Despite China’s hold on the European Union, some sort of an alliance against Beijing is taking shape in the West, as 18 Western lawmakers have formed the Inter-Parliamentary Alliance on China (Ipac), a coalition to “adopt a tougher stance on the Chinese Communist Party” to take tougher stance against China.
The 18 high-profile lawmakers are critical of Beijing, and also includes the European Parliament’s Reinhard Bütikofer and Iain Duncan Smith, and also includes Norway and Sweden. There is also a member representing Germany, Michael Brand who is interestingly the human rights spokesperson of German Chancellor Angela Merkel’s party. This coalition is therefore in stark contradiction to the European Union’s official stance that happens to tilt towards Beijing.
Nine lawmaking bodies, including the European Parliament, are represented in this anti-China bloc and US lawmakers- Senators Robert Menendez and Marco Rubio, who are also known as China hawks, are also a part of this newly formed coalition.
“How we respond to the People’s Republic of China and the Communist Party’s attempt to reshape the globe is the defining foreign policy question of our time,” Rubio said. The coalition is going to focus on five areas as part of China-centric policymaking- safeguarding international rules-based order, upholding human rights, promoting trade fairness, developing complementary security strategies, and protecting national sovereignty and integrity.
With members from EU countries and the European Parliament joining the anti-China coalition, individual countries have given a message to the European Union that they don’t care for its close ties with China.
At a time when China is facing backlash around the world, it had found an ally in the European Union which used to go soft on China every now and then. First, the EU officials watered down a report that criticised China for its disinformation campaign, then it allowed the Chinese State media to censor a “friendship letter” co-authored and co-signed by all European Union Ambassadors to China, to remove references of the Coronavirus outbreak.
Then the EU drafted a resolution regarding the handling of the COVID-19 Pandemic in the 73rd World Health Assembly. Australia too backed it, but the EU again supported the Dragon by not mentioning China or Wuhan in the entire draft.
The EU has no clear-cut China policy and it is also a divided bloc, which allows China to exploit the intergovernmental organisation. European Union’s Foreign Affairs Chief Josep Borrell himself agrees that the EU has been ‘naive’ about China.
He even said, “Developing a joint EU approach to superpowers is never easy, as each member state has its own viewpoints and sensitivities,” and added, “the China case is no exception. What’s more, China is not shy about sometimes playing on these differences.”
The European Union is ‘naive’ and divided, and its officials stand with China, but the European Continent does not stand with China. The EU officials might continue supporting China but individual EU members have stood up to Chinese aggression time and again.
Sweden, a prominent EU member, for example, has been at loggerheads with Beijing, and the Chinese Ambassador to Sweden, Gui Congyou has been openly offensive like any other Chinese diplomat- issuing threats and using extremely aggressive language. Sweden has also stood up to Chinese aggression.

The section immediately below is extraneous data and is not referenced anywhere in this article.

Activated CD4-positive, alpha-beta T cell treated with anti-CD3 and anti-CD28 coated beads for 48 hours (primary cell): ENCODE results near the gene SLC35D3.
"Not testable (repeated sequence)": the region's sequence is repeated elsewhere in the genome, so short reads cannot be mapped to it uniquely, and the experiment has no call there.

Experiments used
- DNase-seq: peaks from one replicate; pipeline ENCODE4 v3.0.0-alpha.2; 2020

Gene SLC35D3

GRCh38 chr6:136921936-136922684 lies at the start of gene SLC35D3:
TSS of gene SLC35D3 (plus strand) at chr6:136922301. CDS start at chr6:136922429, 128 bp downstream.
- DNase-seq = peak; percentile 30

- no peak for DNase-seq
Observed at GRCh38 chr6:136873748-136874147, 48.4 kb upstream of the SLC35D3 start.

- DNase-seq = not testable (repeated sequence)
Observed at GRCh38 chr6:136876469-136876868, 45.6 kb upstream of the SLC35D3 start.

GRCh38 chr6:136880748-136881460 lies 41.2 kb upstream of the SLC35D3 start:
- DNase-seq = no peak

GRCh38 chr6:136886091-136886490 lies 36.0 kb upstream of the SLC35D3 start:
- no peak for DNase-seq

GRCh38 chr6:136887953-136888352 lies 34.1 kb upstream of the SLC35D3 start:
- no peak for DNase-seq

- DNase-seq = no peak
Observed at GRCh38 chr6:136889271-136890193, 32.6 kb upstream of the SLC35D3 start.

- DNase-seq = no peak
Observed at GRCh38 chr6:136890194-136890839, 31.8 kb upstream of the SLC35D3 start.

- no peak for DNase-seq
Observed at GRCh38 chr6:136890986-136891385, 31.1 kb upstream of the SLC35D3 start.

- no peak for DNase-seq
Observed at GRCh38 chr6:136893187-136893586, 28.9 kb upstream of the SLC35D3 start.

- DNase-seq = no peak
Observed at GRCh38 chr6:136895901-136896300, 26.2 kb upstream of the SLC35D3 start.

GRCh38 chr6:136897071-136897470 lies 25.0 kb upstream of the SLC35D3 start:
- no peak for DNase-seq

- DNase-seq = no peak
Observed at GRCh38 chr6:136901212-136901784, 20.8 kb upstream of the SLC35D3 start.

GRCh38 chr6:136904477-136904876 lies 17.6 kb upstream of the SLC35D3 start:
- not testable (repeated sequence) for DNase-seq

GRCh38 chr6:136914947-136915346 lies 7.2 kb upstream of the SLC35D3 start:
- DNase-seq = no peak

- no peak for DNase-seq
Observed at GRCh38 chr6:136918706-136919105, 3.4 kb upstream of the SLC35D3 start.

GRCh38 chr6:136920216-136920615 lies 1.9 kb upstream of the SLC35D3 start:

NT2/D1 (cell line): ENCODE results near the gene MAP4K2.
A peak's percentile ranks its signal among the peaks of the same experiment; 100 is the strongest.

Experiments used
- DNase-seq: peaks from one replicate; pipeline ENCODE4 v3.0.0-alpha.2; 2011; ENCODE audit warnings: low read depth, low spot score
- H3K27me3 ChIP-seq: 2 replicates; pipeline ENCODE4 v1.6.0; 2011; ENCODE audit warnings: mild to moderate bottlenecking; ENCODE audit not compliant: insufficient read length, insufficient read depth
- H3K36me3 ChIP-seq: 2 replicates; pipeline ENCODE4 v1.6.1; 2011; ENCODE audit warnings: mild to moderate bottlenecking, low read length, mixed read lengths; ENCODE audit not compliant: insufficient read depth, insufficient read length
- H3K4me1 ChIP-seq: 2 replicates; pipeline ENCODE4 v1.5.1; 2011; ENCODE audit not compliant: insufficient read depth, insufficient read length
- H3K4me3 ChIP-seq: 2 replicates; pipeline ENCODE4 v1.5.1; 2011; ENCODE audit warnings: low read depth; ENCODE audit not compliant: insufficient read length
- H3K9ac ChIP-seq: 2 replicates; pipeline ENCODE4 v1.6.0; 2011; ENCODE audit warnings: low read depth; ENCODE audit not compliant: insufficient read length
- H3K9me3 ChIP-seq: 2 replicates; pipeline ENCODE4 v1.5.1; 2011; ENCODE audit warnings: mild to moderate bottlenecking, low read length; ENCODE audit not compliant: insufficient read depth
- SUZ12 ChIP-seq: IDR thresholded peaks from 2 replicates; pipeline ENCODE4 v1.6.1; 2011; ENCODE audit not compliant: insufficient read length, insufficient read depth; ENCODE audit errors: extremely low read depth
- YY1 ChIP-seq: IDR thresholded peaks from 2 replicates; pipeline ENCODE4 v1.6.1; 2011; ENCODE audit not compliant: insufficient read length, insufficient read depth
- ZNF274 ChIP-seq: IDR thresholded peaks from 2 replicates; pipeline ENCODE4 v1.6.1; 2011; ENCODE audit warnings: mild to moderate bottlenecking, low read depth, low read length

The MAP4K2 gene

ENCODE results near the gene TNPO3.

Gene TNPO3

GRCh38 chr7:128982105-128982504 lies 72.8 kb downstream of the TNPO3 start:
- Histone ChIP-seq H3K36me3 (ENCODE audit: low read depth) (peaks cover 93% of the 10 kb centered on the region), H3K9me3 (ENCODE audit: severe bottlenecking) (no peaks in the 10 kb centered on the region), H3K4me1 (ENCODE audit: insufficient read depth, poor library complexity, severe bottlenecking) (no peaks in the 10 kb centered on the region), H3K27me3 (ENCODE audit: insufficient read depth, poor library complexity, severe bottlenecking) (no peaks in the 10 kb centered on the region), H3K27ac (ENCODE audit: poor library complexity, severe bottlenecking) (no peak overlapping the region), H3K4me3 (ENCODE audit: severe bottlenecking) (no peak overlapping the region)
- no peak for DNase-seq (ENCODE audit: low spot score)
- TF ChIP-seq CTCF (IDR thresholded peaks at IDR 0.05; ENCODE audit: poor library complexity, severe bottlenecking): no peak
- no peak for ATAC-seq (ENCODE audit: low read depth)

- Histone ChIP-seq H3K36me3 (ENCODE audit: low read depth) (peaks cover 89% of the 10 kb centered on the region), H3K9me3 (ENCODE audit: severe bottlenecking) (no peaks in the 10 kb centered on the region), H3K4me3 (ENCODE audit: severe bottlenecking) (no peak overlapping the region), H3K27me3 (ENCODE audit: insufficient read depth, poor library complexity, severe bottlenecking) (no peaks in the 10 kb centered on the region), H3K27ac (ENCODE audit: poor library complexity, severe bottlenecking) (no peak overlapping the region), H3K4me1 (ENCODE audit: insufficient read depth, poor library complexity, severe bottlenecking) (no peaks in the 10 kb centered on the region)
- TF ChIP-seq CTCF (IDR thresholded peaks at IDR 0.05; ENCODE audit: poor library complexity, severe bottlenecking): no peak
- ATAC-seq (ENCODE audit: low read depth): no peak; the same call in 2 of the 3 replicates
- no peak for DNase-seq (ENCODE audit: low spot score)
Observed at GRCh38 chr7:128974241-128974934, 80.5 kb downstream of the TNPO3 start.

Estonia, another EU member, recently released an intelligence report warning about growing Chinese influence, following which it has been facing pressure from Beijing to amend the report.
France and China also share a good deal of acrimony, as the Chinese Embassy in France has been constantly ridiculing the country’s response to COVID-19 Pandemic by spreading rumours and speculations, clearly meddling into France’s internal affairs.
They have also sparred over France’s defense deal with Taiwan. Germany might have shied away from criticising China, but the fact remains that Germany, along with Italy and Spain, was one of the first European countries to tighten its FDI norms in order to avoid a hostile Chinese takeover.
Within Germany, there is an anti-China sentiment even though the German Chancellor Angela Merkel might be seen as playing into the hands of Beijing. It is also well represented in a spokesperson of Merkel’s party joining the anti-China coalition of lawmakers.
Czech Republic too has been involved in a feud with China, with the Czech Prime Minister even demanding that the Chinese Ambassador be replaced after the latter wrote a threatening letter to Czech authorities. EU has failed to stand up for the cause of European countries, therefore they are taking a stand for themselves.
This is also the reason why EU members within the Group of 7 (G-7), viz. Italy, Germany, and France did not object when Trump decided to expand the G-7 inviting India, Australia, Russia, and South Korea. China was not included in the expansion on purpose. The expanded G-7 is anti-China yet Germany, France, and Italy did not object.
They also didn’t object when the UK proposed D10- an alliance of democratic countries to take on Chinese tech giant Huawei’s 5G technology. Thus, many EU members are clear in their approach, that is, they want to insulate themselves from China’s nefarious actions even if the EU itself plays into the Dragon’s hands.